New baby grand pianos
We stock new baby grands by Kawai and Feurich (formerly Wendl & Lung ). The Yamaha GB1 is 4ft 11in but we don’t recommend this piano as it doesn’t have an adjustable music desk.
New Grand Pianos
We don’t recommend most new grands which sell for up to about £14,000 RRP (2015), as they tend to be of inferior quality and can develop problems after a few years. There are a few exceptions to this, and we currently have in stock new pianos from Feurich, a serious Austrian/German firm and the Japanese firm Kawai.
Concert Grand Pianos
From about 7ft 2in to 9ft 6in. Manufacturers always put a lot more time and effort into making concert grand pianos, also employing their top technicians to work on them. They have long strings and a large action, so sound and play powerfully. The best restored makes of used concert grand pianos are, in rough order of availability: Steinway, Yamaha, Bösendorfer and Grotrian Steinweg. There are many other good makes of concert grand, notably Steingraeber and Fazioli, but we’ve listed the most common.
Bösendorfer 275 concert grand
Steinway Model B
Modern German Grands (post 1950)
These are much less common on the second hand market. The best ones that come up relatively frequently are: Steinway models O (5ft 10in) and B (6ft 11in). Model M (5ft 7in) and model S (5ft 1in) baby grands are good but not so common. For full details see the Steinway website. Avoid modern Bluthners made from about 1960 to about 1990 as these were made in East Germany while Germany was divided util just after reunification, and the materials used are not always good.Other less common modern German grands are (in order of availability) Bechstein, Bösendorfer, August Förster (not recommended – too variable), Ibach, Zimmerman (not recommended), Schiedmayer and Schimmell. Please inquire if you’d like further information about any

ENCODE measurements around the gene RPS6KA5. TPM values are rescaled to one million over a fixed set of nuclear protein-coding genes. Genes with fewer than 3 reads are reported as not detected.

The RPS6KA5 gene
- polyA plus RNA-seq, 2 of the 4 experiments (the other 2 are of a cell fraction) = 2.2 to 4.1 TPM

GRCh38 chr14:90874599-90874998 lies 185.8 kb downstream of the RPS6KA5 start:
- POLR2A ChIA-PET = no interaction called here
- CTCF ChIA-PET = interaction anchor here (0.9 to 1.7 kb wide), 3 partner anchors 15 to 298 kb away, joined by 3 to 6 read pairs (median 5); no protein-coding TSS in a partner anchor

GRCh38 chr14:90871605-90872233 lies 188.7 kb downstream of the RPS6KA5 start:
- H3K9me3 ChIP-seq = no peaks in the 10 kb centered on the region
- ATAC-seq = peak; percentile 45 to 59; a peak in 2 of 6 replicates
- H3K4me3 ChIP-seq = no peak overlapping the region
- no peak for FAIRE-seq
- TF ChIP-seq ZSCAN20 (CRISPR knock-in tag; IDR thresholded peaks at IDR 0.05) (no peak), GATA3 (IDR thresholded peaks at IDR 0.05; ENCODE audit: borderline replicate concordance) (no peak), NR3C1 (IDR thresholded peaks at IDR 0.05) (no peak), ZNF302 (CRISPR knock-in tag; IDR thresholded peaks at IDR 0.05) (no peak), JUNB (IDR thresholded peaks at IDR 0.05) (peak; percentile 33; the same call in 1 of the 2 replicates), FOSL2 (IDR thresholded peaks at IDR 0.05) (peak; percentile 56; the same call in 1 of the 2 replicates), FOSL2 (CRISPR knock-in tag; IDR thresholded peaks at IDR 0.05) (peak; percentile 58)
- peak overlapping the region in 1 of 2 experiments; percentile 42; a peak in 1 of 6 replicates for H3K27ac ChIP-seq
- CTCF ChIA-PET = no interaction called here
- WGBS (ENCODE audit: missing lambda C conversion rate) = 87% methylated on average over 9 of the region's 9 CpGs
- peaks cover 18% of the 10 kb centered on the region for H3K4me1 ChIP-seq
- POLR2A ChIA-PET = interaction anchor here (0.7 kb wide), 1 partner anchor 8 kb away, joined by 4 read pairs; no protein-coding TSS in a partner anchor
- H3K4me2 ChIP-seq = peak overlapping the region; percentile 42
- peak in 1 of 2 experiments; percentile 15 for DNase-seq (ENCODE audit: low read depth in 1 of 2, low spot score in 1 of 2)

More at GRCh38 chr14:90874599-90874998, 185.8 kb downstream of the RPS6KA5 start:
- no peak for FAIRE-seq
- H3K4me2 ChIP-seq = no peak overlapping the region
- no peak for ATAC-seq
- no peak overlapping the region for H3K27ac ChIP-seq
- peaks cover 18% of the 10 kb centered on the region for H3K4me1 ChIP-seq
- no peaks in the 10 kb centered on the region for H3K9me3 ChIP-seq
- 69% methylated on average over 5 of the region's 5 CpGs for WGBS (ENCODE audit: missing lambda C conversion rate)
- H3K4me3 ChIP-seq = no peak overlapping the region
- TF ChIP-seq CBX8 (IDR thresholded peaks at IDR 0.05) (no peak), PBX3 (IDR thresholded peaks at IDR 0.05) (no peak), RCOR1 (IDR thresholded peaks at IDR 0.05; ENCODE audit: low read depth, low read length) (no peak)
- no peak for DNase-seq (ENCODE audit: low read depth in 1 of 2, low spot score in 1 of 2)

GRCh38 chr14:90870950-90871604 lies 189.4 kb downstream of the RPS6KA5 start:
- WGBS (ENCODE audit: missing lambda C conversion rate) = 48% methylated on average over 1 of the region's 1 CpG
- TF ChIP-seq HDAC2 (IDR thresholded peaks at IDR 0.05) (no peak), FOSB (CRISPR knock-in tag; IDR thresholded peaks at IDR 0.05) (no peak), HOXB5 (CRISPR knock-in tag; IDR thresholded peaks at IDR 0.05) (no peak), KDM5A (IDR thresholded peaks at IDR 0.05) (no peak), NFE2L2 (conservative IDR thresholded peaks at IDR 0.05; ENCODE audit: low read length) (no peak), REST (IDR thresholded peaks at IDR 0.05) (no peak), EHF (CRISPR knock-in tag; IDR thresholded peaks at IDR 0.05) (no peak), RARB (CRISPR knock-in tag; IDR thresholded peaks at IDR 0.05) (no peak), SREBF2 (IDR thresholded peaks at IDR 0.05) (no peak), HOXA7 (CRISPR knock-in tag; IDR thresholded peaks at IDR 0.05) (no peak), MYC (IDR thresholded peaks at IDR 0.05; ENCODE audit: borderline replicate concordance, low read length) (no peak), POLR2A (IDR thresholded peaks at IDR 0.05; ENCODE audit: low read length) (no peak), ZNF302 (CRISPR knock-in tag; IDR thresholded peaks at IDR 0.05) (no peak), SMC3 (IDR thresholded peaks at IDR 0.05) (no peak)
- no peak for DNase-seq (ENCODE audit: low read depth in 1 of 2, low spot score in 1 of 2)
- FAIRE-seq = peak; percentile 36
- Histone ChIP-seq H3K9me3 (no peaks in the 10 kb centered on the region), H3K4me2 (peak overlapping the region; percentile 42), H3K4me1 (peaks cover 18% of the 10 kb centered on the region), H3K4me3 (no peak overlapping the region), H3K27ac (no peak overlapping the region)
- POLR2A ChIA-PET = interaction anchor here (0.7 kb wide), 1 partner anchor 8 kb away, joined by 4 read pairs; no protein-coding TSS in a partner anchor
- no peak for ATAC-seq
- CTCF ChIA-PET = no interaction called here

Other common quality German grand pianos
Bechstein models V and IV grand pianos which pre-date the models A, B and C are also very common. Please see the Bechstein page for details. Richard Lipp grand pianos are also excellent. The most common are the 5ft and 5ft 8in baby grands.
Rough price guide (2014)
||1902 – 1925
||£1,200 – £3,500
||Usually black or rosewood. A beautiful all round grand with a smooth action and rich tone.
||1902 – c1925
||Usually black or rosewood. A beautiful all round grand with a smooth action and rich tone
|Blüthner boudoir grand
||5ft 7in- 7ft 2in
||£10,000 – £19,000
||Usually black or rosewood. Very rich warm tone, mellower than Bechstein. Smooth light touch